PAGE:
Another disappointment some photographers and reviewers expressed towards the X-H1 is the fact that Fuji once again reused the same 24.3 MP sensor as we have previously seen on the Fuji X-T2 and X-Pro2 cameras, whereas the X-T3 received a brand new 26.1 MP X-Trans CMOS 4 sensor. This is another area that I personally don’t care about for the most part, as the X-Trans pattern is still the same, and the slight 2 MP bump in resolution does not make much of a difference in images. Although the base ISO has been lowered to 160, I could not see drastic differences in dynamic range in real-world either – it looks like the bulk of the optimizations of the new sensor were around faster readout rate, which mostly affected the video recording features of the camera. So unless you need to shoot 4K at 60 fps, do 4K HDR with Hybrid Log Gamma, output F-Log footage and record in H.264, the sensor on the X-H1 is good enough for everything else.
As for image quality, the 24.3 MP X-Trans CMOS III does not disappoint – it produces excellent color, dynamic range and its high-ISO performance is also superb for an APS-C sensor. I challenged the sensor quite a bit during my trips to Morocco, Uzbekistan and some parts of the USA, doing street, architecture and landscape photography and the sensor performed as expected, with a great ability to pull out both highlight and shadow detail from images. Keep in mind that the X-H1 has practically the same sensor as the X-T2, so it delivers very similar high ISO performance.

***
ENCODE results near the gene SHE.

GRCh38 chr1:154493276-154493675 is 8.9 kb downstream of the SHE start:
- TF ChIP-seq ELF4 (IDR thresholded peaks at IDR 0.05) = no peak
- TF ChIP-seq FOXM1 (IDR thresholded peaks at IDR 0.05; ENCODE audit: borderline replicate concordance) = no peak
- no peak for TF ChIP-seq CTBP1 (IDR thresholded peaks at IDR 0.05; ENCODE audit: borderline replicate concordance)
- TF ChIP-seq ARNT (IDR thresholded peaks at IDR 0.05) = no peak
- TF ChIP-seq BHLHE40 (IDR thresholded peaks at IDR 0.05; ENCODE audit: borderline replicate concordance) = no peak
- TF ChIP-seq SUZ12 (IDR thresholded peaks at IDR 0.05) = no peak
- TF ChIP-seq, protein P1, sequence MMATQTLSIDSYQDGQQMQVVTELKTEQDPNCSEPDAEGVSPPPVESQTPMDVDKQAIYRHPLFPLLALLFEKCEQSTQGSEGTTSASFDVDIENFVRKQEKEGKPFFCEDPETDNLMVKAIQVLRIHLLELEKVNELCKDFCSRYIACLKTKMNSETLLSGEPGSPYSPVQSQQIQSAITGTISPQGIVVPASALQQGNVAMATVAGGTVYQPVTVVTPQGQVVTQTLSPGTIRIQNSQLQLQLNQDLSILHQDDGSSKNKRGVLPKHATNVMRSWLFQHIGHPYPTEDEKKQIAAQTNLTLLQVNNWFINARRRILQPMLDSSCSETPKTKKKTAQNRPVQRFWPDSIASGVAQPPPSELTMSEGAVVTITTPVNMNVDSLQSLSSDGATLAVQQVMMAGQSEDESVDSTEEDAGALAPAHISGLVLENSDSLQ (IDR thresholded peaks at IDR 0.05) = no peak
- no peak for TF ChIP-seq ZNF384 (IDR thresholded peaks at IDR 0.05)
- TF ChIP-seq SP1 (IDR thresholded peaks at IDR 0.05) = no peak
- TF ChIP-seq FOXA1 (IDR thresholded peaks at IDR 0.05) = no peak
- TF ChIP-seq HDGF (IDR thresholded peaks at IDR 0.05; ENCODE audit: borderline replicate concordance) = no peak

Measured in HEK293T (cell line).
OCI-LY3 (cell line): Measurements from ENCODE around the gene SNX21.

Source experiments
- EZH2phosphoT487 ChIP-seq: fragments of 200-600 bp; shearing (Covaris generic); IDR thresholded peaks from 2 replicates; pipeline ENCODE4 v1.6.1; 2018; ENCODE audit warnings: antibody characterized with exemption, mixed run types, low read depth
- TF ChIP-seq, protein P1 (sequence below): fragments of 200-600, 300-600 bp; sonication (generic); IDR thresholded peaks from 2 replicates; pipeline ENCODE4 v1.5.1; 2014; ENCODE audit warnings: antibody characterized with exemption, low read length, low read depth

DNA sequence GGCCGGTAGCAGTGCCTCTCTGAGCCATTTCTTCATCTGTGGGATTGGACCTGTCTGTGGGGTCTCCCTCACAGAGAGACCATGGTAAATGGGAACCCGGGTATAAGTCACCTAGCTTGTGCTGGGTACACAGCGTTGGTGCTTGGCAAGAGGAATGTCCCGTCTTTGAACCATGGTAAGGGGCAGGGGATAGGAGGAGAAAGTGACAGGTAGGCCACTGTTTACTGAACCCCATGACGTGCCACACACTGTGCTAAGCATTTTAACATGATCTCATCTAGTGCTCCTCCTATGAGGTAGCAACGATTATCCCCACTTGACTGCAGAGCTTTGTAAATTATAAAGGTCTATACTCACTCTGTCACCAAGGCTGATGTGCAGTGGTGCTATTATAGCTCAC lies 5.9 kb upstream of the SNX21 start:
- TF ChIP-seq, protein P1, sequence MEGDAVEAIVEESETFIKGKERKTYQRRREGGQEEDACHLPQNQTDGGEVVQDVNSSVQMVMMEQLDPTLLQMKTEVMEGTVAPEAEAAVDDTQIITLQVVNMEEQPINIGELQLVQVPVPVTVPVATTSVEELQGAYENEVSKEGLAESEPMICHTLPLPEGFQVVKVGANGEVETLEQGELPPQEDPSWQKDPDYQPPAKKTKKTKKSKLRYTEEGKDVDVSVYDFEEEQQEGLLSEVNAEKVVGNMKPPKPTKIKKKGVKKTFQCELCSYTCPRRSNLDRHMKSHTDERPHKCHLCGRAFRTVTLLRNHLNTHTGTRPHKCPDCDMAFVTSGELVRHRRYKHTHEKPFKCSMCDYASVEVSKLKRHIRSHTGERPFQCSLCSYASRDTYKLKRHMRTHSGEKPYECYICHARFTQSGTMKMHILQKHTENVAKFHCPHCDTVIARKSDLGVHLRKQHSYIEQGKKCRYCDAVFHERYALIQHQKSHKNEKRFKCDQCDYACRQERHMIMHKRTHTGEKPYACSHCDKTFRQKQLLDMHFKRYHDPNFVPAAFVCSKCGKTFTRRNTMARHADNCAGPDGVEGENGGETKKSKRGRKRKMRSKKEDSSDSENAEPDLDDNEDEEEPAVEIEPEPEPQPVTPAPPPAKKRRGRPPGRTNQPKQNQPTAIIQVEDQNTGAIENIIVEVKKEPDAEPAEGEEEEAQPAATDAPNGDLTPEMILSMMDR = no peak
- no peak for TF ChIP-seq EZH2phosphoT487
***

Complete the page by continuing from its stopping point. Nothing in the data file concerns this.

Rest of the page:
As of May 2019, the Fuji X lens line has expanded to a total of 33 lenses. Fuji has done a phenomenal job with lenses, since most lenses are optically superb – something I could not say about Nikon and Canon APS-C lenses and Sony’s lenses for the Sony E mount. Fuji understood early on that the only way they can interest professionals in the X system is by making stellar lenses and the strategy paid off – many enthusiasts and professionals today are shooting with the Fuji X system. I have been shooting with many Fuji lenses and I must say, Fuji lenses are some of the best I have ever used. And now that Fuji is making many more Weather-Resistant (WR) lenses and also giving us some great f/2 budget options, there is really not much to complain about.
My personal Fuji XF favorites are the following:
- XF 8-16mm f/2.8 R LM WR
- XF 10-24mm f/4 R OIS
- XF 16-55mm f/2/8 R LM WR
- XF 16mm f/1.4 R WR
- XF 16mm f/2.8 R WR
- XF 23mm f/1.4 R
- XF 23mm f/2 R WR
- XF 35mm f/2 R WR
- XF 50-140mm f/2.8 R LM OIS WR
- XF 50mm f/2 R WR
- XF 56mm f/1.2 R
- XF 80mm f/2.8 R LM OIS WR Macro
- XF 90mm f/2 R LM WR
- XF 100-400mm f/4.5-5.6 R LM OIS WR
- XF 200mm f/2 R LM OIS WR
These are all phenomenal lenses and I happily own some of them.
Metering and Exposure
Just like other X-series cameras, the X-H1 meters and exposes quite well. It might not be super accurate in some unusual or high contrast scenes, but that’s what the exposure compensation dial is for. While some cameras require a permanent exposure compensation “fix”, the Fuji X-H1 does perfectly well without any extra compensation. Changing camera metering mode is really easy – just rotate the sub-dial switch on the bottom of the Shutter Speed dial and you can toggle between Spot, Center-Weighted, Average and 256-zone TTL Multi modes.